Peak inspiratory flow rate (PIFR) is an important consideration in the selection of an inhalation device in the management of chronic obstructive pulmonary disease (COPD), said Nicola A. Hanania, MD, MS, Director of the Asthma Clinical Research Center, and Associate Professor of Medicine, Sec tion of Pulmonary and Critical Care Medicine, Baylor College of Medicine, Houston, at a symposium sponsored by Sunovion, Inc, held at Chest 2010.
Patients with low PIFR may obtain greater therapeutic benefit from nebulized therapy, because unlike dry powder inhalers, nebulizers have minimal resistance and PIFR requirements for effective use.
PIFR is defined as the maximum amount of air that can be inhaled over the course of 1 deep breath, and is measured in L/min. A low PIFR, which is more common in older patients and those with more severe COPD, may result in inadequate drug deposition in the lungs when using dry powder inhalers, thus compromising drug efficacy, Dr Hanania explained.
“Why should internal resistance and PIFR matter? For the drug to work, it has to be deposited where you want it,” Dr Hanania said.
A low PIFR—defined as <30 L/min —results in greater drug deposition in the mouth and throat than in the lungs. Lung function is another important measure of effective drug delivery, and low PIFR correlates with poorer lung function, he said.
Although metered-dose inhalers (MDIs) also have minimal resistance and PIFR requirements, MDIs require coordination between actuation of the device and the inhalation for effective drug delivery. Patients must inhale with a slow, deep breath and then hold their breath when using an MDI.
“When choosing a delivery system, you want something the patient can accept. You have to choose the right drug and the right delivery system,” Dr Hanania said.
Coordination between device actuation and inspiration is not necessary for a nebulizer, he said, “and a nebulizer is effective with regular tidal breathing; deep breaths are not required.”
As nebulizers have become more portable, they have become more popular with patients. Approximately 25% of patients with COPD use nebulized therapy to manage their disease, according to Dr Hanania.
In a survey of patients with COPD, the advantages of nebulizer therapy were considered to outweigh any potential disadvantages of nebulizer therapy. The advantages cited were: • An increased feeling of well-being • Better symptom control • Increased confidence • Greater independence.
The GOLD (Global Initiative for Chronic Obstructive Lung Disease) guidelines recommend intermittent short-acting beta-agonist therapy for patients with mild COPD, stepping up to the addition of ≥1 long-acting betaagonists (LABAs) with moderate or worse disease. The addition of inhaled corticosteroids is recommended for severe or very severe disease.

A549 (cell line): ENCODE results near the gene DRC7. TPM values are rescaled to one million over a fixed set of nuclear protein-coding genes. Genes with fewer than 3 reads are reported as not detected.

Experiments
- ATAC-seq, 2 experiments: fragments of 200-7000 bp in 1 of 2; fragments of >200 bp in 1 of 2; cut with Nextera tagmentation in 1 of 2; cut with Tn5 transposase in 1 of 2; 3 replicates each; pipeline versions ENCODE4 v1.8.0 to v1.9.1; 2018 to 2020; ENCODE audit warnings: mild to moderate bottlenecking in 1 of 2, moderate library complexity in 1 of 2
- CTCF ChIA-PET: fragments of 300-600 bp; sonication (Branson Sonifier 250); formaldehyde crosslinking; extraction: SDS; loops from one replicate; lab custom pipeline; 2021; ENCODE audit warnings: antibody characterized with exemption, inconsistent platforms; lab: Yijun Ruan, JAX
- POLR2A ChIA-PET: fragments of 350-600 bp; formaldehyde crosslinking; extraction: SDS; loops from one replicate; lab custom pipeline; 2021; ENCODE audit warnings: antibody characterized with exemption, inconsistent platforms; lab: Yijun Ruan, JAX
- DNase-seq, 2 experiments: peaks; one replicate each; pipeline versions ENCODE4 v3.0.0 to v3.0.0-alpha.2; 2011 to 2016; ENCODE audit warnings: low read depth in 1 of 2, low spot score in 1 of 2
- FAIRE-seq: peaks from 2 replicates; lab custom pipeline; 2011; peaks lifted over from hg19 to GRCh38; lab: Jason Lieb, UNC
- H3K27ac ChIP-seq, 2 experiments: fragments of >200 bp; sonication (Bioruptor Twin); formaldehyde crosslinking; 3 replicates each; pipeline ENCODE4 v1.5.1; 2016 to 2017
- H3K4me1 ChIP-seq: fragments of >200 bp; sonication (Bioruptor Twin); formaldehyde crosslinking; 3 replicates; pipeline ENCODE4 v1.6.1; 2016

The 2 LABAs currently available in the nebulized format are arformoterol tartrate (Brovana) and formoterol fumarate (Symbicort).
Formoterol is a racemic mixture of the (R,R)- and (S,S)-isomers. Arformoterol contains only the (R,R)-isomer and is 1000 times more potent at receptor sites than formoterol, Dr Hanania said.
Arformoterol is approved for the treatment of COPD, to be dosed every 12 hours. In 12-week comparisons with placebo in patients with COPD, the improvement in forced expiratory volume in 1 second (FEV1) from baseline was significantly greater with arformoterol (15 μg) compared with placebo at the end of the 12-hour dosing interval. The mean FEV1 improvement from baseline was also superior with arformoterol versus placebo over the 12-hour dosing interval.
Shortness of breath was also reduced with arformoterol, as measured by the transitional dyspnea index (TDI) score. The mean improvement in TDI was 2.0 units with arformoterol compared with 1.1 units for placebo, Dr Hanania said.
Use of arformoterol was also associated with a reduction in the use of short-acting bronchodilators, he said. Daily rescue albuterol was reduced by 37% from baseline in arformoteroltreated patients compared with a 2% reduction in placebo recipients, and daily use of supplemental ipratropium was also reduced by 37% with arformoterol and by 9% with placebo. The percentage of patients reporting ad verse events was similar between arformoterol and placebo.